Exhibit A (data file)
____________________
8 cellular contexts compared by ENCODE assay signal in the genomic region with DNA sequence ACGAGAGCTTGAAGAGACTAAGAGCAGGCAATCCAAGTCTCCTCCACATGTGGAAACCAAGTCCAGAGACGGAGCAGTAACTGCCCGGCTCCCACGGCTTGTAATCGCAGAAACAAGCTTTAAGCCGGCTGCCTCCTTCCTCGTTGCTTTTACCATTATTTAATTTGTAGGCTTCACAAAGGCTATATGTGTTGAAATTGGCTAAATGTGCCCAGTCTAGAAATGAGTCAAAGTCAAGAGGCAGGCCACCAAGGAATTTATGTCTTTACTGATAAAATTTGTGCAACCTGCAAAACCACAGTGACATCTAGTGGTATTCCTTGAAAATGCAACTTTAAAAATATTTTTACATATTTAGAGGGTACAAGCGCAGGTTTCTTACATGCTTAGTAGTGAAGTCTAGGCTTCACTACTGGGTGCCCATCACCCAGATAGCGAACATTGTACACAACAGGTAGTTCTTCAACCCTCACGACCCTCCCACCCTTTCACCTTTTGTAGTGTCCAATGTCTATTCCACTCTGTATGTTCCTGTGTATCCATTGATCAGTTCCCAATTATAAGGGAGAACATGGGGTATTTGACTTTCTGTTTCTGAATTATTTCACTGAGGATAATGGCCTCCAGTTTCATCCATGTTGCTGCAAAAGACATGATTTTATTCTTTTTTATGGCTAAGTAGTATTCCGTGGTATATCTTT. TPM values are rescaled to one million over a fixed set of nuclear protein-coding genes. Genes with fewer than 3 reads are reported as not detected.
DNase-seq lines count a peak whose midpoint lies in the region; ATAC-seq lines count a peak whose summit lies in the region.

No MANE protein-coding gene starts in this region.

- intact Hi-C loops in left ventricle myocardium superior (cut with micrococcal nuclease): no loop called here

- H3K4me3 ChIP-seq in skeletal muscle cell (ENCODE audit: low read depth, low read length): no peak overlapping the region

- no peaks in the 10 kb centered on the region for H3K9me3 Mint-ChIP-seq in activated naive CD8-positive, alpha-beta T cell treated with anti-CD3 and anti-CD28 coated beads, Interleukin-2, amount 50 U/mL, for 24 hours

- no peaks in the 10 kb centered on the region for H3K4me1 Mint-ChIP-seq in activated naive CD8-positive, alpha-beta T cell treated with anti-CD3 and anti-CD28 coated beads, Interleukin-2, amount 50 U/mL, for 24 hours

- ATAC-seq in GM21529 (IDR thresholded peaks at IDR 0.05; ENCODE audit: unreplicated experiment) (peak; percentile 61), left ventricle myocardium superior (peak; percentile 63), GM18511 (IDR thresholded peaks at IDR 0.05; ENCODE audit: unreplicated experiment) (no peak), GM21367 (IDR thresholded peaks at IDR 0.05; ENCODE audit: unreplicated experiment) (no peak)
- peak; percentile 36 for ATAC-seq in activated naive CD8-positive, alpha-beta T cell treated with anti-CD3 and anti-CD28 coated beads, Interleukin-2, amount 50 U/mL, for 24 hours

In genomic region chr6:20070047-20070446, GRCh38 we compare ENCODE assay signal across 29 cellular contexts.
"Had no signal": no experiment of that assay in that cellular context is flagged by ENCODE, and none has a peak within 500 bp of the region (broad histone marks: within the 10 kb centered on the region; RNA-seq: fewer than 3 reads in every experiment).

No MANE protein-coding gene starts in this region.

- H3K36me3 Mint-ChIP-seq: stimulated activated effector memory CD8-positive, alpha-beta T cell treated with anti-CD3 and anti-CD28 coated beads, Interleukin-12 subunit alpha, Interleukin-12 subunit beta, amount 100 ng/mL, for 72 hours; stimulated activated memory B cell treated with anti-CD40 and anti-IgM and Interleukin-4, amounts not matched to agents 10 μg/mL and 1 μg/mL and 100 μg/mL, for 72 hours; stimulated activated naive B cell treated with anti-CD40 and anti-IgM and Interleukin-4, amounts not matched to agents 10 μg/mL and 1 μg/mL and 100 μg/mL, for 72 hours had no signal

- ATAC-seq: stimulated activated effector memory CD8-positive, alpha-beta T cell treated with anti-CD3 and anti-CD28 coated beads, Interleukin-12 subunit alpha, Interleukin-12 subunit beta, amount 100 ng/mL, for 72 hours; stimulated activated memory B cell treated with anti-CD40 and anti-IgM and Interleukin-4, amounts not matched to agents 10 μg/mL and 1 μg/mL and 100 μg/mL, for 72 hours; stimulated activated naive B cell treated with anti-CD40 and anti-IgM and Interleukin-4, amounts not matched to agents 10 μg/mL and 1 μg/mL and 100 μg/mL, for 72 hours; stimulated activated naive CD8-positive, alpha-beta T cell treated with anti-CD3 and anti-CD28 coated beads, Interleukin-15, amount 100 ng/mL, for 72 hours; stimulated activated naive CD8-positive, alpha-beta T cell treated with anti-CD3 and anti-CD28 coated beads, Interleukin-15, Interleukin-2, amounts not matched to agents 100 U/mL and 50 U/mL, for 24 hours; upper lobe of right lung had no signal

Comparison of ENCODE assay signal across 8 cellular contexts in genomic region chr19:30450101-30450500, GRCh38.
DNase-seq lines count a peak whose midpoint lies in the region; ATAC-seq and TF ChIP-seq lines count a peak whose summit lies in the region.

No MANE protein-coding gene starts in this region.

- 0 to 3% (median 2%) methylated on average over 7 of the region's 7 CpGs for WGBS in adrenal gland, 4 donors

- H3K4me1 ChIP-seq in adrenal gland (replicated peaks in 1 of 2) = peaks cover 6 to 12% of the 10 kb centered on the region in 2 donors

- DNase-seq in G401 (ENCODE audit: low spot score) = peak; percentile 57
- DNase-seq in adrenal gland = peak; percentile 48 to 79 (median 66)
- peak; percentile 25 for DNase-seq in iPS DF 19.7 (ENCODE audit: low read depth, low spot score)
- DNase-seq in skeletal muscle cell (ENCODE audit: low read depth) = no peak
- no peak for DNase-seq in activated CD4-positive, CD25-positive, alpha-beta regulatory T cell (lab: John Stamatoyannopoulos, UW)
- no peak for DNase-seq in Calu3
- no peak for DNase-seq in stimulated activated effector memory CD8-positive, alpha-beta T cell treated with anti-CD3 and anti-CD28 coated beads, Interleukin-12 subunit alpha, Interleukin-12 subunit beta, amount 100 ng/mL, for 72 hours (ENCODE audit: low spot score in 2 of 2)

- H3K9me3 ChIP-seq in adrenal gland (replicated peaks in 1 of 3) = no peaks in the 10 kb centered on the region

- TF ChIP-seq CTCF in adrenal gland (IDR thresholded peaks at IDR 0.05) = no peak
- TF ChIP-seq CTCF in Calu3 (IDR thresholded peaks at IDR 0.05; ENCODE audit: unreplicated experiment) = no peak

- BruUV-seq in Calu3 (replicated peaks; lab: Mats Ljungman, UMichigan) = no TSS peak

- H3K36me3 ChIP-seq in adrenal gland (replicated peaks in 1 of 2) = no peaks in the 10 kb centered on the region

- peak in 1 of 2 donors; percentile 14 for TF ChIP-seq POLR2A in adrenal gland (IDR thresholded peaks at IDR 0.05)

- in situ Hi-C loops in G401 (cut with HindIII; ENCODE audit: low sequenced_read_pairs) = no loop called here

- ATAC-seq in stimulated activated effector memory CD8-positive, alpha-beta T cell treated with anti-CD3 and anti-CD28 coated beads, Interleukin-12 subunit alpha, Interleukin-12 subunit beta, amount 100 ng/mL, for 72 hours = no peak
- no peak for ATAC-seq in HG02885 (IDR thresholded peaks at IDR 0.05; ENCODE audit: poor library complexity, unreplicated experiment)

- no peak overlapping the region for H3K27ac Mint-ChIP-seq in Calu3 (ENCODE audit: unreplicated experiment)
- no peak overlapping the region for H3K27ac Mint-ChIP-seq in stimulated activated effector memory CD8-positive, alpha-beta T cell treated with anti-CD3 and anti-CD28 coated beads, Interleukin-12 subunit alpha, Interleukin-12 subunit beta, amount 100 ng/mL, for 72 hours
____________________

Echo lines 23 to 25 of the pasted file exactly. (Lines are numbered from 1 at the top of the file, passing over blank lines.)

- DNase-seq in skeletal muscle cell (ENCODE audit: low read depth) = no peak
- no peak for DNase-seq in activated CD4-positive, CD25-positive, alpha-beta regulatory T cell (lab: John Stamatoyannopoulos, UW)
- no peak for DNase-seq in Calu3